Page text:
revisiting the archives of street photography's poetic pioneer
Wilkes-Barre boasts a population of just over 40,000. It forms a fraction of northeastern Pennsylvania, a metro-region home to 560,000 people. These figures pale in comparison to the number of images photographer Mark Cohen has shot of the Rust Belt city's streets over the past five decades. He estimates there are over 800,000 negatives he's never even developed.
Although he never fled his home town to court New York City gallerists or enroll in an MFA program, Cohen is one of street photography's poetic pioneers. His confrontational, invasive, shoot-from-the-hip style has become standard street practice, long after one of his earliest exhibitions: a 1973 solo show at the MoMA (mounted when Cohen was just 30-years-old). His methodology has been perhaps most notably evolved for the digital age by Instagram's favorite sidewalk sniper, Daniel Arnold. This is something Cohen knows. "If you look at the advertising in Vogue, you'll see a lot a pictures that look like I might have taken them 30 or 40 years ago," he tells me when we speak on the phone. "In the New York Times, you see pictures with people's heads cut off all the time. When I first did that, it was seen as extremely radical, but now, it's very common."
In spite of his indelible influence and prolific output, there has never been a career retrospective of his work -- until today. Frame, a new book published by the University of Texas Press, features over two hundred and fifty of Cohen's aggressive, emotional images from moments when Wilkes-Barre seemed like the wild west. "It's more comprehensive than any other books I've done because it incorporates color and black and white pictures, and features almost a hundred pictures that have never been published before," he says. As he celebrates Frame's release, we catch up with Cohen to find out more.
Did selecting the images for Frame help you realize anything new about them?
Once I saw the book in print, I felt very good about adding certain pictures I'd make on various trips. 99% of my work was always done in Wilkes-Barre or Scranton, but I wanted to add pictures that I took on trips to Spain, Ireland and Mexico. I put some of those pictures into the mix, and I think they really became strengthened alongside the typical work I was doing in a small town.
You moved to Philadelphia about three years ago. Have your methods of shooting changed in your new location, or over time?
It's all very much the same. I didn't come down here taking pictures of the Liberty Bell; I'm taking pictures of broken bottles, chips in concrete, architectural details, a person's elbow, the guide lanes on the street -- very similar to what I might have done in Scranton or Wilkes-Barre. I've made enough of a body of work over these three years in Philadelphia, and I'm thinking about trying to do a show of new work that's just been shot here. If you look at it alongside pictures I made 20 years ago, you see very distinct similarities. I've even been making the same size prints, 16 x 20 inches, for almost 50 years. It's sort of like using the same alphabet.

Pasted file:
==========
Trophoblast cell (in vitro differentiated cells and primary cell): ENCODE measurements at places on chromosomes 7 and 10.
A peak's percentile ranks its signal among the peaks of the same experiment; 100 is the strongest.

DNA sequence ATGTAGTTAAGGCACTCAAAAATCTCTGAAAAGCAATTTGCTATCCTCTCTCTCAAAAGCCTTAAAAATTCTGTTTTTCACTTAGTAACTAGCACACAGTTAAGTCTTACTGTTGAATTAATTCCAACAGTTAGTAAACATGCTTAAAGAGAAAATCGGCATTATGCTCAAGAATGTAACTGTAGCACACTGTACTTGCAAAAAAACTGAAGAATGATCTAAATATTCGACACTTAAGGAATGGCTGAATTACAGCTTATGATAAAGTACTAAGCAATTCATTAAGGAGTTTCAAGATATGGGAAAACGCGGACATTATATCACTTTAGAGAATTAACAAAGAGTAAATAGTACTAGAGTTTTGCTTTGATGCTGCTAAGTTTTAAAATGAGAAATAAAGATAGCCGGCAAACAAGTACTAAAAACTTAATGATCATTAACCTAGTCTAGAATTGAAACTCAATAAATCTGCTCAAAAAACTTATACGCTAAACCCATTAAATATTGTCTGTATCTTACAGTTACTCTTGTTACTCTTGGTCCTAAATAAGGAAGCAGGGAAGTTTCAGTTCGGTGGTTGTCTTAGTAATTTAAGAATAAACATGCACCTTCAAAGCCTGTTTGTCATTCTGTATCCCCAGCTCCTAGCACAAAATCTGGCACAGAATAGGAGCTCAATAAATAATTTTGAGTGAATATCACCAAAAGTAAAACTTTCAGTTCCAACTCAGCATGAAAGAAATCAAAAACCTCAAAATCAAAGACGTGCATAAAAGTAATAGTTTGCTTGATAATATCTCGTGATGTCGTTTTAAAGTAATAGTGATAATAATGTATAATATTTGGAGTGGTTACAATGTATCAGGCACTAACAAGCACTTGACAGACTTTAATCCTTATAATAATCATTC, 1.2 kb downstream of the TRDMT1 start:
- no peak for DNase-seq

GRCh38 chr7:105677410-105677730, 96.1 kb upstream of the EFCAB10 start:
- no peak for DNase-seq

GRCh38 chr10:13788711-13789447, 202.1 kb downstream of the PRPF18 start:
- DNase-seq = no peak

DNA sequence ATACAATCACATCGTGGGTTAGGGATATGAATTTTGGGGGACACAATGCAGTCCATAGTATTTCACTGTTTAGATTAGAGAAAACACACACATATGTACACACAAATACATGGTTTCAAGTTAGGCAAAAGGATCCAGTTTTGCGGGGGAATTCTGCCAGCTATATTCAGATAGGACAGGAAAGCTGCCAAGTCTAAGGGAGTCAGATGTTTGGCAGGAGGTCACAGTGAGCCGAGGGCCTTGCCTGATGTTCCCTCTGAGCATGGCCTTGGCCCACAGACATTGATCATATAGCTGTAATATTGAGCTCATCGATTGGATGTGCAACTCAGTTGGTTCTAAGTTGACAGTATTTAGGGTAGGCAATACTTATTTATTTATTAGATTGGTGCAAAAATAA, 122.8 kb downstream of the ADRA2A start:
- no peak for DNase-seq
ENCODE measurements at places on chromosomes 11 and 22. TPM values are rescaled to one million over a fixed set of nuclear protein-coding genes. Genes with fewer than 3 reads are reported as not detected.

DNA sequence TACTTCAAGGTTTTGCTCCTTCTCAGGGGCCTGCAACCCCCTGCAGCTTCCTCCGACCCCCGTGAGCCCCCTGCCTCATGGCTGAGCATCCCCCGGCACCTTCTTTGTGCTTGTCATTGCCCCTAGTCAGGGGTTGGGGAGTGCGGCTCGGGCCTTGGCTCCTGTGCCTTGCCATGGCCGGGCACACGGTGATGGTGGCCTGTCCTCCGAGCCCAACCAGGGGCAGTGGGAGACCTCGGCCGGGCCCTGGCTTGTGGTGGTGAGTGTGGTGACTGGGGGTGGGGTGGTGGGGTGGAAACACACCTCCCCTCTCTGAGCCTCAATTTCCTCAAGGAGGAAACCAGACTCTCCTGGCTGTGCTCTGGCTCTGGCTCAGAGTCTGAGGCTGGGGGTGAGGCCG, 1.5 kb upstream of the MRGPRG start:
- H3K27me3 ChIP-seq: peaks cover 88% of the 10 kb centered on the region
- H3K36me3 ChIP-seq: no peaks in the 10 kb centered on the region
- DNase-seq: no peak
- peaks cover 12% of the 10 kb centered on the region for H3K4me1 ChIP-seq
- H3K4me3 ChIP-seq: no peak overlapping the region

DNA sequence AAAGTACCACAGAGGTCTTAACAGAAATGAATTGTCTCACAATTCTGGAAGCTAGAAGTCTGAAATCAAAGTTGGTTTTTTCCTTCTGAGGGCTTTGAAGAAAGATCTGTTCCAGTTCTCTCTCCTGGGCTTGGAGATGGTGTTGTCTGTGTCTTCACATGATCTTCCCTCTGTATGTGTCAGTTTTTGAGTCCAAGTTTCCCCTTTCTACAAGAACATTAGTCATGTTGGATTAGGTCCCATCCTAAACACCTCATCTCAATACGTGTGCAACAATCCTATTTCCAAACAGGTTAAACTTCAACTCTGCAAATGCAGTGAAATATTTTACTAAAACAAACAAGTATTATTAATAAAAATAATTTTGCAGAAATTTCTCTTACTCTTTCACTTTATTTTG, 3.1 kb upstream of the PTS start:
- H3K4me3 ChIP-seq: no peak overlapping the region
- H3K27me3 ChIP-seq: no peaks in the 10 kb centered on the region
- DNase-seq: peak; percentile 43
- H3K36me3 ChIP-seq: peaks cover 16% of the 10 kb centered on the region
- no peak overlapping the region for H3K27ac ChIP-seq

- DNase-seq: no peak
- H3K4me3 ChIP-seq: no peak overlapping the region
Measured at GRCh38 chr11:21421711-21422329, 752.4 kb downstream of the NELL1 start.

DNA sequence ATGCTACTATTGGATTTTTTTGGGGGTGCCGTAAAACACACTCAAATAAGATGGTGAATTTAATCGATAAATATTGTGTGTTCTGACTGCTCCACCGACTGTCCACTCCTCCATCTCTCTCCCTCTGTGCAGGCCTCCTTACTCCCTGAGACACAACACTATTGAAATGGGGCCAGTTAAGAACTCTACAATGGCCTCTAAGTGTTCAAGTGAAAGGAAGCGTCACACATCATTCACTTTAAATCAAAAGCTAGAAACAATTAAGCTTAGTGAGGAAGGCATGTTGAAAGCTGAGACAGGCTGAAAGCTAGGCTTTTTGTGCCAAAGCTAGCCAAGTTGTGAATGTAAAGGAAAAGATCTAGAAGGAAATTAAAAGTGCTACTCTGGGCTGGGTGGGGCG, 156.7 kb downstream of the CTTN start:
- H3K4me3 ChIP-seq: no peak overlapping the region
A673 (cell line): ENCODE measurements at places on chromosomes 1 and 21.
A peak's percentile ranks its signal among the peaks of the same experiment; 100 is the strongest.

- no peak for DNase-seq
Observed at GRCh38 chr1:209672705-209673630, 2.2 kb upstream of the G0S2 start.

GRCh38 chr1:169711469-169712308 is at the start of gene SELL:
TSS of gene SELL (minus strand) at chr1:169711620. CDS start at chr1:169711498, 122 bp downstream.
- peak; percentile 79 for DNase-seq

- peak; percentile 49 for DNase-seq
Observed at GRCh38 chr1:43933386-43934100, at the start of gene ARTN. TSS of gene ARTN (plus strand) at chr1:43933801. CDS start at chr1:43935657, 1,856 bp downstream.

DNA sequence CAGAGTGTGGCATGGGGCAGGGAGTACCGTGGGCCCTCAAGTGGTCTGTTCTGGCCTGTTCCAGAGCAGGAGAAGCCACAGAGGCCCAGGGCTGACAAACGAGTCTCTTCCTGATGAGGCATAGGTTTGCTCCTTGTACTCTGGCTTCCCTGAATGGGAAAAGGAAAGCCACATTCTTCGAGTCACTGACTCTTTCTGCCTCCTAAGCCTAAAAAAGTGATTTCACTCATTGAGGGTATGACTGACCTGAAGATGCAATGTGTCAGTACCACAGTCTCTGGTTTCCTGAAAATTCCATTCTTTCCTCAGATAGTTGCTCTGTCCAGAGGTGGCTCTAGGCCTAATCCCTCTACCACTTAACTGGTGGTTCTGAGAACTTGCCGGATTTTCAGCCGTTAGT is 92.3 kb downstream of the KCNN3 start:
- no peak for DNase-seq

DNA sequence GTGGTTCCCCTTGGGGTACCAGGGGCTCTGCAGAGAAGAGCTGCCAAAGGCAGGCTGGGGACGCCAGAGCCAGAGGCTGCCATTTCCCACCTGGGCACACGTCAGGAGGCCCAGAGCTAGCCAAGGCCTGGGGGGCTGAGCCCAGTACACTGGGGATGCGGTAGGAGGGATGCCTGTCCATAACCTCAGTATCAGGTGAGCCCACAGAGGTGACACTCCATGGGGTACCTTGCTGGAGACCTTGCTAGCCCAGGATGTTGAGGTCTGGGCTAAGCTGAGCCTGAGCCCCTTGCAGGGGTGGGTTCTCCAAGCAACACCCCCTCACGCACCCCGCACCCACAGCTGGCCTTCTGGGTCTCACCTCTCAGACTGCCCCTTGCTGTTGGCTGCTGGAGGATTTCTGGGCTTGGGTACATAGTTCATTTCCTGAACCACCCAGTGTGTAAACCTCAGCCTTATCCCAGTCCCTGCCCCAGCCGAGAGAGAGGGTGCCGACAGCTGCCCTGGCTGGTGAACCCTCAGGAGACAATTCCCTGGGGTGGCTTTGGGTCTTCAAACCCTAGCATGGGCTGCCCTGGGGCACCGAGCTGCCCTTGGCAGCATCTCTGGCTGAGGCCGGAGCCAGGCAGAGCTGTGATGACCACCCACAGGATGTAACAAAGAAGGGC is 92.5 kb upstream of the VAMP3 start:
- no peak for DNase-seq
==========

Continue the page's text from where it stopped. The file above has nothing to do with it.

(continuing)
I'm really compelled by the clothing in your images. In some of the earlier photographs, there are so many great tweeds, leopard prints, and thick sweaters. What draws your eye?
A lot of the pictures are of old guys in overcoats. It's not really about fashion, it's more of a story: this guy's on the edge of things, he's like 75 and he's out in this alley in Wilkes-Barre or he's walking on the street and I just take a picture of the buttons that are on his coat or his hand in his pocket. They're not pictures about fashion, they're about bundling -- about protection. They're guys on the edge of their lives in a certain way, and those images are sprinkled throughout the book. There's an autobiographical thread to Frame that's very hard to explain even to myself. But it's about life, your work is really about your life in some ways. That's what happens with these old guys. Everyone sees themselves going through time.
What do you hope people take from this book?
I think a key thing that the book demonstrates is that you can make a whole body of work from one little town and you don't have to go right to the middle of New York City or Paris to work as an artist. That work is almost all made within five or 10 miles of my house. You can make a tremendous body of work with your own space that you know about. You know how they say teach what you know? That's one of the main things you can see in Frame. The vocabulary in those pictures is very broad; there are pictures of knees and coats and snowflakes. There's a lot of stuff there, a lot of variety, and it's all in this one very small town. I would go to New York and show people the pictures, but I didn't work in a group. I wasn't in a school, I wasn't in an MFA program. It's just something that evolved of its own nature. I was left to my own devices.
Frame is available here.
Text Emily Manning
Photography Mark Cohen, courtesy University of Texas Press